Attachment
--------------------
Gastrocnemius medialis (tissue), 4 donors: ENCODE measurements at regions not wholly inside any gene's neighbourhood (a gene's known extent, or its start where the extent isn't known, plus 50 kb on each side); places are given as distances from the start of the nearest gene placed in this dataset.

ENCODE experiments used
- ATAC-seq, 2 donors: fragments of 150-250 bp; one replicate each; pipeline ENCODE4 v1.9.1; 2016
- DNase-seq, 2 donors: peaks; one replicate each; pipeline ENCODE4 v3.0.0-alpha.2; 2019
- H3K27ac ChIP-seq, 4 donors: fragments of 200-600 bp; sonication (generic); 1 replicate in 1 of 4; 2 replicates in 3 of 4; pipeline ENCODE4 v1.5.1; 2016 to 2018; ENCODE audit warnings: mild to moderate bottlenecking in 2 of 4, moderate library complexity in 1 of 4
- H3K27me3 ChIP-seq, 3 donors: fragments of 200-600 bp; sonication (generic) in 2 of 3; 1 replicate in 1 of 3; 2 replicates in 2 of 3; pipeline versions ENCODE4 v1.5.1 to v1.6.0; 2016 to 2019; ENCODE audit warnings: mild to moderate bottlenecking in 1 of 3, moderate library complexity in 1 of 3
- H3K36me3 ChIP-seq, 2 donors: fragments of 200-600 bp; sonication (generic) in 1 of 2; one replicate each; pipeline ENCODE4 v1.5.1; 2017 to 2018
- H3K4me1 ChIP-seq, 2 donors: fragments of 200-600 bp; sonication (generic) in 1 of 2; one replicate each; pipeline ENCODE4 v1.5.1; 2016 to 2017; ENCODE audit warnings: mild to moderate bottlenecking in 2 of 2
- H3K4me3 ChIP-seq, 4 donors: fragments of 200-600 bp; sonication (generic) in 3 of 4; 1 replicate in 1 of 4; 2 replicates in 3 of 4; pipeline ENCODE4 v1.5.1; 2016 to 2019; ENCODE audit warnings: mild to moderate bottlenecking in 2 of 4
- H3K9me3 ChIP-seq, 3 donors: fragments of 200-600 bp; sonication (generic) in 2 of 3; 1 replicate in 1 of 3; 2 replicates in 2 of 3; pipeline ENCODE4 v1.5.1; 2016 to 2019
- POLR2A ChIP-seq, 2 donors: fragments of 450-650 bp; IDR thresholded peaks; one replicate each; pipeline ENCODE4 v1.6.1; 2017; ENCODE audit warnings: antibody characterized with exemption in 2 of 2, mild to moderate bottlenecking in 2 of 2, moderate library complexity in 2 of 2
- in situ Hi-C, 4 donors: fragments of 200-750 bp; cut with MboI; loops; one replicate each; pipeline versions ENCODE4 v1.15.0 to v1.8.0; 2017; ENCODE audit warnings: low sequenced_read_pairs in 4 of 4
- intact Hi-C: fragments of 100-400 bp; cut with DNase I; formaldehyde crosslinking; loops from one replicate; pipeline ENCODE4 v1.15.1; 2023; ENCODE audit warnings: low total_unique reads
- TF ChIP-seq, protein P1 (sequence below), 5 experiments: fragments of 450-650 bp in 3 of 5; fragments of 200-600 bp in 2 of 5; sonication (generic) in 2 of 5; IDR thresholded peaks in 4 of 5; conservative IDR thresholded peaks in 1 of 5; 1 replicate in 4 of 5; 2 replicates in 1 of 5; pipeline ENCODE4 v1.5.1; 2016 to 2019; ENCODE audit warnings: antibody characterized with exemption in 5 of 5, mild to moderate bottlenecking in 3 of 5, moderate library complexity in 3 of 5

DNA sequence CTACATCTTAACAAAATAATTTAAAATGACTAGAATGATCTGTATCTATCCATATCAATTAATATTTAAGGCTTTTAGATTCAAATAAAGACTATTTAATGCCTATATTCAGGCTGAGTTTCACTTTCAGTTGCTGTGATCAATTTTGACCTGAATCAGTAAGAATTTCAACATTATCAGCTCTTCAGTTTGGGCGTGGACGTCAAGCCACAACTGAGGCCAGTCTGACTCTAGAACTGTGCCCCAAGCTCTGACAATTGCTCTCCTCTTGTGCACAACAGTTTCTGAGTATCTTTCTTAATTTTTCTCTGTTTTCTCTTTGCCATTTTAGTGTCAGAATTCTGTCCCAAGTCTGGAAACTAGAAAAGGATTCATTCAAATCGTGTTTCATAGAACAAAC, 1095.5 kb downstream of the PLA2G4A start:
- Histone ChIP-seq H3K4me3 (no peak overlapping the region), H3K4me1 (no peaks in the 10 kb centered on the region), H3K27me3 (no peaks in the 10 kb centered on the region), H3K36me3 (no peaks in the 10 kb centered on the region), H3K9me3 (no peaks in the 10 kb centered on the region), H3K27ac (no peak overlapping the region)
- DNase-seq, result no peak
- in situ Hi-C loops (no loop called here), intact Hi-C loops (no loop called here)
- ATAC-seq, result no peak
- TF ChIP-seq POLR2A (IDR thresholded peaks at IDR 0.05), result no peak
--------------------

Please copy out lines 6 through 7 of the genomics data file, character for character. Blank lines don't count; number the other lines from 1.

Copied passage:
- H3K27me3 ChIP-seq, 3 donors: fragments of 200-600 bp; sonication (generic) in 2 of 3; 1 replicate in 1 of 3; 2 replicates in 2 of 3; pipeline versions ENCODE4 v1.5.1 to v1.6.0; 2016 to 2019; ENCODE audit warnings: mild to moderate bottlenecking in 1 of 3, moderate library complexity in 1 of 3
- H3K36me3 ChIP-seq, 2 donors: fragments of 200-600 bp; sonication (generic) in 1 of 2; one replicate each; pipeline ENCODE4 v1.5.1; 2017 to 2018